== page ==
Minehead has been prone to flooding over much of its lifetime and higher up the high street there once ran an open stream. Culverts were dug in the 1960's in the street and the stream now flows underground but unfortunately flooding does still occasionally occur from time to time.
Chapter eight

Benny Hucks Flys to Minehead

In 1910 Minehead witnessed the amazing spectacle of an aeroplane landing on the beach, at this time planes themselves were very rare and quite unreliable. The first aviator came, sponsored by The Daily Mail on a round Britain competition, was Benny Hucks. A barn was set up on the beach and you could pay to see his single seater plane, although accounts of how many took this up are conflicting.
Chapter nine

Salmut on Minehead sands

Three years later the French aviator Henri Salmut arrived, the first person ever to fly over Exmoor, his plane had two seats so he could take paying passengers. When he arrived he made an approach to land on the beach but at the last second pulled up to fly around again and come in for another landing which was successful. This was more than could be said for a recent flight he took at Ilfracombe. Planning to land at sea, floats were attached to his landing gear but apparently the attempt was disastrous, fortunately neither Salmut nor his plane suffered too badly.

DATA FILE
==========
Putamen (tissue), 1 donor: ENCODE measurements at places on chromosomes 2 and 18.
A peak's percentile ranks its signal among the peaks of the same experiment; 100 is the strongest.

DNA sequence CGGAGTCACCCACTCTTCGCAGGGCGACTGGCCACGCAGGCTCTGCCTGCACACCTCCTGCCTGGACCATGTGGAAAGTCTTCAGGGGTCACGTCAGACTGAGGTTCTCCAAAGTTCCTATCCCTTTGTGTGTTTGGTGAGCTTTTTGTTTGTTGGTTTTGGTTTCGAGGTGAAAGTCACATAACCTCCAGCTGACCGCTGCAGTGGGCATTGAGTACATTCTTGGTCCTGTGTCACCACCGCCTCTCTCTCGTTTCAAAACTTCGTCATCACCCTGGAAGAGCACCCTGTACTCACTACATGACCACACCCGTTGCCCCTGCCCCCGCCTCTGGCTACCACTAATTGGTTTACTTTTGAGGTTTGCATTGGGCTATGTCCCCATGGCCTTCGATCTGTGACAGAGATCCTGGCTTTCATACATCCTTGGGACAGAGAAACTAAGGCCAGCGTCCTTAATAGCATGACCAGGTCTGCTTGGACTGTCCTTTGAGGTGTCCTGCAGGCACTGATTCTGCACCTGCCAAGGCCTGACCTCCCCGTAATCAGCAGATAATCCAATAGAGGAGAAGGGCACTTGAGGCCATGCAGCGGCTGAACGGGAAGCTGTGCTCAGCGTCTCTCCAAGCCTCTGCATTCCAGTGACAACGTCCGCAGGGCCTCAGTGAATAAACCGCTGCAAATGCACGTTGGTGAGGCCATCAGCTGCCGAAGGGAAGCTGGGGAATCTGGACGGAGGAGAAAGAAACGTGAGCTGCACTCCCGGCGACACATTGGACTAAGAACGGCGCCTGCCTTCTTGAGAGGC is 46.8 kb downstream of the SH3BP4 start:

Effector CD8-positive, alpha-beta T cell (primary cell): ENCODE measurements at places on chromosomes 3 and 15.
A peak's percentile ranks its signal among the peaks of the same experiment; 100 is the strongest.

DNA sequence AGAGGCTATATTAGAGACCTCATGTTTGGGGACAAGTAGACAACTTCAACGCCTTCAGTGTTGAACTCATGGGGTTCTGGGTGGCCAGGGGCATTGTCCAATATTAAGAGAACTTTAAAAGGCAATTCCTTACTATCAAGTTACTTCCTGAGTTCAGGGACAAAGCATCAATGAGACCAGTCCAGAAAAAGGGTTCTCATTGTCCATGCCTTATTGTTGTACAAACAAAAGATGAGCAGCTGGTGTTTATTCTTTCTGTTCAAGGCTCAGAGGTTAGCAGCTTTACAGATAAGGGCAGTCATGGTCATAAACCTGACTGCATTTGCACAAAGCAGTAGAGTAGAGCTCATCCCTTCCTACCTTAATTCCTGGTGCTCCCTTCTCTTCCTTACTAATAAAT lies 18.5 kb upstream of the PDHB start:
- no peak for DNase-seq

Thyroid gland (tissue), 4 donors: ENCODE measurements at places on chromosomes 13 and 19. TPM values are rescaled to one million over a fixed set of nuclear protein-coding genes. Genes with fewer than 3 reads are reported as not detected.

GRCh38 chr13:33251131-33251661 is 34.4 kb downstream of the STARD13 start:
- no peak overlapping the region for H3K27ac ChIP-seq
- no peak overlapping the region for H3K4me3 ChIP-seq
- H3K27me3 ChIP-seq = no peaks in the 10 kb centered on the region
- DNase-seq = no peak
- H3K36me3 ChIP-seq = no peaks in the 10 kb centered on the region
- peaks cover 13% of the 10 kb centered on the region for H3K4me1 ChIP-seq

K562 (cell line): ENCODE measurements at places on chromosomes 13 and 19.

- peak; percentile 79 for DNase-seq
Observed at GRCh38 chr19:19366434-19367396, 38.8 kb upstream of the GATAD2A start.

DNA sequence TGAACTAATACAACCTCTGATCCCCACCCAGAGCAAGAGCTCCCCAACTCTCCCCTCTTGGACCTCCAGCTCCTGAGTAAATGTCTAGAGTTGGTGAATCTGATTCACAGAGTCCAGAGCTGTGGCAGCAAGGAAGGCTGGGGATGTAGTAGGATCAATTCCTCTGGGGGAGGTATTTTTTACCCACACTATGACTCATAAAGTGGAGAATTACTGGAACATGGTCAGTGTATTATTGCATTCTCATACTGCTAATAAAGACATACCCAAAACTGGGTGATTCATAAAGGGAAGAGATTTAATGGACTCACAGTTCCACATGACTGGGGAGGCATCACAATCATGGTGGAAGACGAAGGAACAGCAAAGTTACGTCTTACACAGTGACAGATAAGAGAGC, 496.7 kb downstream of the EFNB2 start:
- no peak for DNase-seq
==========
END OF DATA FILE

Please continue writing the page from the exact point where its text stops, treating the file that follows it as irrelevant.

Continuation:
On landing on Minehead sands Salmut said he was ‘cold, very, very cold' and kept on flapping his arms to warm himself up, it was likely that he was suffering from exposure having economised on warm clothing, an effort to keep the weight to a bare minimum. After a week in Minehead he flew up the channel with the local scout master in the pillion position, the plane taxied well and took off fine with both men inside but just minutes into the flight and not even out of sight the plane stalled and plunged like a stone into the Bristol Channel.

Swiftly the lifeboat was launched with all men to the oars as the lifeboat was still some years from being motor powered. Thankfully the tide and wind did not conspire and both men were rescued successfully though it was said that neither men could swim!
Chapter ten

Chocks Away

Continue up the Avenue staying on the left hand side of the street.
Chapter eleven

The Avenue around 1900

The picture you see here is of The Avenue around the 1900's, the buildings are themselves all relatively recently constructed and built on the profits from visitors. The holidaymakers were beginning to make Minehead a desirable destination, a place to take the airs, rejuvenate the body and perhaps even take a dip in the sea - with use of a bathing machine of course!
Chapter twelve

The old jalopy